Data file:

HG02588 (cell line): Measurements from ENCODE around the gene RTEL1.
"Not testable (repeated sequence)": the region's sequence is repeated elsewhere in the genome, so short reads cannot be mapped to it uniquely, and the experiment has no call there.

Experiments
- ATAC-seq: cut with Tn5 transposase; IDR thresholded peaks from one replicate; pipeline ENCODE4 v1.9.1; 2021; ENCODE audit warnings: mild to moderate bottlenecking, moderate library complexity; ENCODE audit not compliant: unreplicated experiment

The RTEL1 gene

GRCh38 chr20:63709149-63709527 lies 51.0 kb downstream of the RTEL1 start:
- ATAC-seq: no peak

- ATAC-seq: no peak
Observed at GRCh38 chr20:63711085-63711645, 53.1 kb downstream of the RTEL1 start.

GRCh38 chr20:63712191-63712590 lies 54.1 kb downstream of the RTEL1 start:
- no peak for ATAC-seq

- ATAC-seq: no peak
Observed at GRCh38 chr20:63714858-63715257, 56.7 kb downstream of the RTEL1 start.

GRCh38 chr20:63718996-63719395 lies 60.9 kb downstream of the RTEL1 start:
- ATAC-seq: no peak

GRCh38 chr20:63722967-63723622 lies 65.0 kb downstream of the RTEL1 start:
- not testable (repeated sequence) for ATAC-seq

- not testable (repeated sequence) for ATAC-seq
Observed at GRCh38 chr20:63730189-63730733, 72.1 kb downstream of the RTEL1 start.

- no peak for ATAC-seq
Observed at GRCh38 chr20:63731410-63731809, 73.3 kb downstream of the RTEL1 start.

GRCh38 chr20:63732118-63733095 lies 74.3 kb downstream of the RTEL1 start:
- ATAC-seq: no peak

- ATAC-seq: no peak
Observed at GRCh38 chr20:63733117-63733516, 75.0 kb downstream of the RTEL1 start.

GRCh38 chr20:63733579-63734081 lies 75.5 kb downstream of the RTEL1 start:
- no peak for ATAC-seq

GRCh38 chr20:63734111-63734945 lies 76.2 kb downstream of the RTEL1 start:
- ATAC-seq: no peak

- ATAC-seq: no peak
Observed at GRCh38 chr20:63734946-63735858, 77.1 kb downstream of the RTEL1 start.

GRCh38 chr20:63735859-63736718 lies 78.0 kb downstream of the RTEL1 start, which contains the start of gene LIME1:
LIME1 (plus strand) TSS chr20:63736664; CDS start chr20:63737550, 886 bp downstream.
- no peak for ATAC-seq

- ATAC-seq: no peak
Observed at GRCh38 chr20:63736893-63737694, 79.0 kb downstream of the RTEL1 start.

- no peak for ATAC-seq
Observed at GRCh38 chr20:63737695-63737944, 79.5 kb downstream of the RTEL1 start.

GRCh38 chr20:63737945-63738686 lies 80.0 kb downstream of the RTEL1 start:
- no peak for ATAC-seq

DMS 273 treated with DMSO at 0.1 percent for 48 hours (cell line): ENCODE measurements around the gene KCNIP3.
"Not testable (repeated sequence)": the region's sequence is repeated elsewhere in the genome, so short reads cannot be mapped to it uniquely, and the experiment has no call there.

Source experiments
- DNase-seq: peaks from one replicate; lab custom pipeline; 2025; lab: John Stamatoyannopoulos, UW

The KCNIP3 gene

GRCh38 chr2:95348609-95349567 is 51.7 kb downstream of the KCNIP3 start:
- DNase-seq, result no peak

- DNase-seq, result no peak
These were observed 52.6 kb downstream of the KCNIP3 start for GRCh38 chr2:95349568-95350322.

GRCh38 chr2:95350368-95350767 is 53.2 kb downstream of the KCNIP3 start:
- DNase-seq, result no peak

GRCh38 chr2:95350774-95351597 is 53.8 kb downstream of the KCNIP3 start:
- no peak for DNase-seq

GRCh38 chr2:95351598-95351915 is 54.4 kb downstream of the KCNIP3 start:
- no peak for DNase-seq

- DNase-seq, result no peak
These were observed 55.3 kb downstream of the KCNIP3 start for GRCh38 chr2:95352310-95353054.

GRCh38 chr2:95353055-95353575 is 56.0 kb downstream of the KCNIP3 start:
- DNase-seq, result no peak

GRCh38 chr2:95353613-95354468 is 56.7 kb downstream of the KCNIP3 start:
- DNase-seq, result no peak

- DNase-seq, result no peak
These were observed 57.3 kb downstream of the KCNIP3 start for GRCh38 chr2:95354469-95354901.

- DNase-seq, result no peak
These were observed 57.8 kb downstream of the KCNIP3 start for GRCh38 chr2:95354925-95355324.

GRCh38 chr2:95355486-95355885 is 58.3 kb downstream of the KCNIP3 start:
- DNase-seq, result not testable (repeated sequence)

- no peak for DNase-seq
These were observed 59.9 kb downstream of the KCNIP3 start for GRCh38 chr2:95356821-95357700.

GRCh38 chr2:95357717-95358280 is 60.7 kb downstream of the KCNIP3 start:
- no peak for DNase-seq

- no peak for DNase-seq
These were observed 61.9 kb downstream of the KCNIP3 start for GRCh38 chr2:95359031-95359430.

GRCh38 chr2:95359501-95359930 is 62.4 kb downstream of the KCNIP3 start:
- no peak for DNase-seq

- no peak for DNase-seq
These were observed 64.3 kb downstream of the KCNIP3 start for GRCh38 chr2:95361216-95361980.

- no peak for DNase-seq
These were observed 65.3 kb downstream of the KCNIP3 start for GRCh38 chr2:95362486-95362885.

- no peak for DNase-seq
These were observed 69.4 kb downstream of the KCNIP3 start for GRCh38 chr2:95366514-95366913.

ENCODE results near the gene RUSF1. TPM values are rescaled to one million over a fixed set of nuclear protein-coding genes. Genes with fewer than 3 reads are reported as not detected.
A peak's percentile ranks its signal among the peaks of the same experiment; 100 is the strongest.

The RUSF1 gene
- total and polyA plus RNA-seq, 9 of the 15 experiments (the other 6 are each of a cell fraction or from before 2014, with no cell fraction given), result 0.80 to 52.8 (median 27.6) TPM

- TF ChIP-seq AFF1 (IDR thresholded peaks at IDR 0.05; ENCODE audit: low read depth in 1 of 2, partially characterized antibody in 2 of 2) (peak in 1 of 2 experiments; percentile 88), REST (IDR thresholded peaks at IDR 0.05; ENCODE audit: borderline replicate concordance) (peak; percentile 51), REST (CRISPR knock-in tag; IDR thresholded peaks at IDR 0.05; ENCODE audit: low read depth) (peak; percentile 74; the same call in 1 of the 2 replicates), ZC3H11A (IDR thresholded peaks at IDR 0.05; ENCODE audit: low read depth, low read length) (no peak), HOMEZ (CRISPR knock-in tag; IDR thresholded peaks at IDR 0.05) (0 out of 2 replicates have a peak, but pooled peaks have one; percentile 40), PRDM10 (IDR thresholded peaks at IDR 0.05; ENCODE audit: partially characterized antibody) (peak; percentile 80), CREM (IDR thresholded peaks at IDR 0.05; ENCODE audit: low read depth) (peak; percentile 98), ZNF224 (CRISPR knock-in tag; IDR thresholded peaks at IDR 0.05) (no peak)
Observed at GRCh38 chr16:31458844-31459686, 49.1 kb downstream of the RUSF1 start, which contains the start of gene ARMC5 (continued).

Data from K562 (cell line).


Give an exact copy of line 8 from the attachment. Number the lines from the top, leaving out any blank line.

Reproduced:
- ATAC-seq: no peak